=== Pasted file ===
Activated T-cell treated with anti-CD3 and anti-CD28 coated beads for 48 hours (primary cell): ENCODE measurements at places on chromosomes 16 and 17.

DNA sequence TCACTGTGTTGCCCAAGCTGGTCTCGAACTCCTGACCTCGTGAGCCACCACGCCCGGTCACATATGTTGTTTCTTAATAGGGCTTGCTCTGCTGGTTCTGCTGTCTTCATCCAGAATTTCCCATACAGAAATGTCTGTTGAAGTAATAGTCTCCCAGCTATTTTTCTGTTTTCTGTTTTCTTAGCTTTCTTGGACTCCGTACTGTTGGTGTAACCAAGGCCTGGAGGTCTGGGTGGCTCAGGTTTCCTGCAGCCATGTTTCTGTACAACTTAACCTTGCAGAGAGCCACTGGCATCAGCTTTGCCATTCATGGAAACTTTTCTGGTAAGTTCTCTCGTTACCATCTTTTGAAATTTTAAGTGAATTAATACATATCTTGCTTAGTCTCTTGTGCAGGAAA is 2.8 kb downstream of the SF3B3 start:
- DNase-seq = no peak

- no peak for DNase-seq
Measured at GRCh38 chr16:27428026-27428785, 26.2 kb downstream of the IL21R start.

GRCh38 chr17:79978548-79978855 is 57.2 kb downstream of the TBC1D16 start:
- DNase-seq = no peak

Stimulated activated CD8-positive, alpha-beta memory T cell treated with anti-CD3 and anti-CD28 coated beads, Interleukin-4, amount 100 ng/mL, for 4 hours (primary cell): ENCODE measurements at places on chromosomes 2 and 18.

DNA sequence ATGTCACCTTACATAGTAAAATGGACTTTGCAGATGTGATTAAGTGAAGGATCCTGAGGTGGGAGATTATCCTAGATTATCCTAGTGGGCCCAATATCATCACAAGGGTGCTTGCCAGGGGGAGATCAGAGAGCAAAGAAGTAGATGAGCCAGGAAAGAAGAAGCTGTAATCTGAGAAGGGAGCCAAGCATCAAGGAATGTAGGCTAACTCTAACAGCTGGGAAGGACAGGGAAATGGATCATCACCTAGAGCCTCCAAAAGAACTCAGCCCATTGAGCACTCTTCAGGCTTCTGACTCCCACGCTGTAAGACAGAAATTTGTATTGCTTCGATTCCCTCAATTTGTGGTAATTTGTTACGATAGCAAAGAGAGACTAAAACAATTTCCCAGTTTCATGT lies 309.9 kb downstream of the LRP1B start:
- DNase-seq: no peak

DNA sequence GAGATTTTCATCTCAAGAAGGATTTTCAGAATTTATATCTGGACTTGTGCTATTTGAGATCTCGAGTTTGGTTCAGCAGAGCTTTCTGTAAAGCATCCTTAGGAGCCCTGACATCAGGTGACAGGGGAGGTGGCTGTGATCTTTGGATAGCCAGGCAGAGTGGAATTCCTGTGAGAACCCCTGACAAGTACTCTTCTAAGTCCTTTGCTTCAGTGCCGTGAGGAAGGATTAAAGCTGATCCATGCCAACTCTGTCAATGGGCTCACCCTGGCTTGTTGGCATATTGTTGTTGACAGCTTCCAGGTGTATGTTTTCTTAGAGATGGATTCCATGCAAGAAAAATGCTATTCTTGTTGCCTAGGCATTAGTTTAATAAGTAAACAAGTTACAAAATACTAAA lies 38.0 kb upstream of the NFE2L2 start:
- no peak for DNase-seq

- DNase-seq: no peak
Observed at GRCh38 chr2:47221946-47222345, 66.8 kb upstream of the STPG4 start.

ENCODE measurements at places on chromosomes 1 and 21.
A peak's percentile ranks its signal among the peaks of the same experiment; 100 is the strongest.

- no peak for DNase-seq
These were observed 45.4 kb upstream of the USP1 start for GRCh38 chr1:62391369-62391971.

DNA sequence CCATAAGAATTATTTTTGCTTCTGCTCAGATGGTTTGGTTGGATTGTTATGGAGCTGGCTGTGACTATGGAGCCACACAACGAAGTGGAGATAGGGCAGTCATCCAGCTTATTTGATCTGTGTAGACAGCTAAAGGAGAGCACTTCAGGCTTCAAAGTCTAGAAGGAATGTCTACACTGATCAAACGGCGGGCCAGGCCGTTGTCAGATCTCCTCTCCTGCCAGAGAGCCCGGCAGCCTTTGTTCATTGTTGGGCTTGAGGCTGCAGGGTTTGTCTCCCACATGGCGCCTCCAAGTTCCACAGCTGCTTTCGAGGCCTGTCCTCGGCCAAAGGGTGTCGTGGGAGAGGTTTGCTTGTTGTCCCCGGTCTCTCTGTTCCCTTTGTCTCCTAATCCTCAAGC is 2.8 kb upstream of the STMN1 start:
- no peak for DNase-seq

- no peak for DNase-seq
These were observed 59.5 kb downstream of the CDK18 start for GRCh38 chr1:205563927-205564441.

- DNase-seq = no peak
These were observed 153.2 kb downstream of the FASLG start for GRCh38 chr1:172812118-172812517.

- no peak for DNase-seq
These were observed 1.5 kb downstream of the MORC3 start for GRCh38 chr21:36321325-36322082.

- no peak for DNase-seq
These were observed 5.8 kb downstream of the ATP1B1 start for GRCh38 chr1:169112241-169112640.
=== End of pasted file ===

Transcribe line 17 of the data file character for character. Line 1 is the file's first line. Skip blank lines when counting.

- no peak for DNase-seq